Bloomberg News

Canadian Dollar Declines From Four-Week High on Global Weakness

September 03, 2011

Sept. 3 (Bloomberg) -- Canada’s dollar fell this week from the highest level in almost a month on concern the global economy may lapse into another recession, dimming the prospects for the nation’s exports of raw materials.

The loonie, as the currency is also known, has tumbled 5.1 percent this year, trailing only the greenback as the worst performer among the 10 developed-nation currencies tracked by Bloomberg Correlation-Weighted Currency Indexes. Futures trading indicated better-than-even odds the Bank of Canada, which meets on Sept. 7, will cut borrowing costs by year-end.

“In the next few months there’s going to be enough jitters about global growth that the Canadian dollar is likely to see some weakness and spend some time weaker than parity against the U.S. dollar,” Avery Shenfeld, chief economist at Canadian Imperial Bank of Commerce’s CIBC World Markets unit, said by phone from Toronto.

The Canadian currency depreciated 0.4 percent to 98.53 cents per U.S. dollar yesterday, from 98.13 cents on Aug. 26. It rallied three days ago to 97.25 cents, the strongest level since Aug. 4. One Canadian dollar buys $1.0149.

The currency advanced to a three-year high of 94.07 cents on July 26 before plunging to below parity Aug. 9. It may slide to C$1.02 by year-end because of “the deteriorating outlook for the U.S. economy,” said Lee Hardman, a currency strategist at Bank of Tokyo-Mitsubishi UFJ Ltd., by phone from London. Bank of Tokyo had a forecast of 95 cents in August.

‘Close Links’

“It reflects the close links between the U.S. and Canadian economy,” Hardman said. Canada sends about three-quarters of its exports to the U.S., including almost all of its shipments of crude oil, according to research by Royal Bank of Canada’s RBC Capital Markets.

Canada’s economy shrank at a 0.4 percent annualized pace in the second quarter following a 3.6 percent gain in the first three months of the year, Statistics Canada said Aug. 31. It was the first quarterly contraction since the recession two years ago as a strong loonie boosted imports and curbed exports.

The nation added 24,000 jobs in August after an increase of 7,100 in the previous month, according to the median forecast of 20 economists before a report from the agency on Sept. 9. The unemployment rate is expected to hold at 7.2 percent.

The loonie dropped yesterday after a U.S. Labor Department report showed employment unexpectedly stagnated in August, with the world’s largest economy adding zero jobs and the unemployment rate staying at 9.1 percent. The median forecast of 86 economists in a Bloomberg News survey was for 68,000 additional jobs.

‘Ugly Number’

“It was an ugly number,” said Blake Jespersen, director of foreign exchange at Bank of Montreal, by phone from Toronto. “The Canadian dollar is underperforming on the expectation the U.S. economy is going to continue to slow, and that will have a ripple effect on Canada’s economy.”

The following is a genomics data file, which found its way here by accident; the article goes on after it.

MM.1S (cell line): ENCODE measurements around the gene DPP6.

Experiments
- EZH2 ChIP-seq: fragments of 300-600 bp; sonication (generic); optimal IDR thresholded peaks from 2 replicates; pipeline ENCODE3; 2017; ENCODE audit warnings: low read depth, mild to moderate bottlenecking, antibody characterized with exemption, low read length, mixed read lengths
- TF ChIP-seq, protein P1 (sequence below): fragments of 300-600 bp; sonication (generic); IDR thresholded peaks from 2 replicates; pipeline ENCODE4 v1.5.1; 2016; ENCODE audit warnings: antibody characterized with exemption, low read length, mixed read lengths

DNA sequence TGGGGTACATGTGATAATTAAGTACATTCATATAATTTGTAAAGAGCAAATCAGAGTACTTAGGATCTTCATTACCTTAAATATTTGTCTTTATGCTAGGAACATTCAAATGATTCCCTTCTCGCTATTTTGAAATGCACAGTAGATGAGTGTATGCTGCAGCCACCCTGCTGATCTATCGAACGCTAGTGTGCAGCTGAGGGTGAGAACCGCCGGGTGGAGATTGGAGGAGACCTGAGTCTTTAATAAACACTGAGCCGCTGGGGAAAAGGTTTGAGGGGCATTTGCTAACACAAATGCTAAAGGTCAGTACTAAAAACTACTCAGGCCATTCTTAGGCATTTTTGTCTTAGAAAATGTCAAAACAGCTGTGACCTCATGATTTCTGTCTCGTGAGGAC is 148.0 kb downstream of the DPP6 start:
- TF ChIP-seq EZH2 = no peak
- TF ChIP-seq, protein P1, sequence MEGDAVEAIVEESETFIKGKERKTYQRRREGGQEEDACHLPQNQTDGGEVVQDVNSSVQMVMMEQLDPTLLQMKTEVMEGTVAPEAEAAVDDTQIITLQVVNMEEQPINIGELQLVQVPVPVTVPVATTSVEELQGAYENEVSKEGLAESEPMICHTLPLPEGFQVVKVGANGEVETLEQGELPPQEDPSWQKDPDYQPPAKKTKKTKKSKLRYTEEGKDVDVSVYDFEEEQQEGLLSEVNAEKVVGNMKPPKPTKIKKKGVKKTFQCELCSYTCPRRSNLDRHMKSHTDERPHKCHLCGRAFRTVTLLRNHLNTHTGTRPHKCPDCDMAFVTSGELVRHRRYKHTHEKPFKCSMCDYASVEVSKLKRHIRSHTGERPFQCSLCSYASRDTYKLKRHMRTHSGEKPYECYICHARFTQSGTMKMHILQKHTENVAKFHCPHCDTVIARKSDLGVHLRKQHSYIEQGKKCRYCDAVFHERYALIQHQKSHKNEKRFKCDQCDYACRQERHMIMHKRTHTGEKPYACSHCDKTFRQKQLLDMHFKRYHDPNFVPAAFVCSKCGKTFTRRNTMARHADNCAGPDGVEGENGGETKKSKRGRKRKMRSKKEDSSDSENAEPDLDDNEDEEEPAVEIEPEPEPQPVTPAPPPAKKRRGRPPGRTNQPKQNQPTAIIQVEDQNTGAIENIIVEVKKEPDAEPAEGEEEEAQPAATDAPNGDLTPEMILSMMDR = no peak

The Standard & Poor’s 500 Index dropped 0.2 percent this week after tumbling 2.5 percent yesterday following the U.S. payrolls report. The S&P/TSX Composite Index climbed 2.2 percent. Futures on crude oil, Canada’s biggest export, increased 1.3 percent to $86.45 a barrel this week. The commodity has dropped 5.4 percent this year.

Benchmark 10-year government bonds rose, pushing the yield down nine basis points, or 0.09 percentage point, to 2.30 percent. The price of the 3.25 percent securities due in June 2021 increased 83 cents to C$108.24. The yield fell on Aug. 18 to 2.25 percent, the lowest in Bloomberg data beginning in 1989.

Loonie’s Range

The Canadian currency has traded in a range of 97.26 cents to 99.69 since Aug. 9, when the Federal Reserve announced it would hold its target lending rate at a record low through at least the middle of 2013.

Odds that the Bank of Canada will cut rates at its meeting on Sept. 7 rose yesterday to almost one in five after the U.S. employment figures, and to better than 50 percent for the Dec. 6 meeting, according to Bloomberg calculations based on overnight index swaps.

The central bank has held its target rate for overnight lending between commercial banks at 1 percent since September 2010 after raising it by a quarter-percentage point at each of three successive meetings.

--Editors: Dennis Fitzgerald, Greg Storey

To contact the reporter on this story: Chris Fournier in Halifax, Nova Scotia, at cfournier3@bloomberg.net

To contact the editor responsible for this story: Dave Liedtka at dliedtka@bloomberg.net


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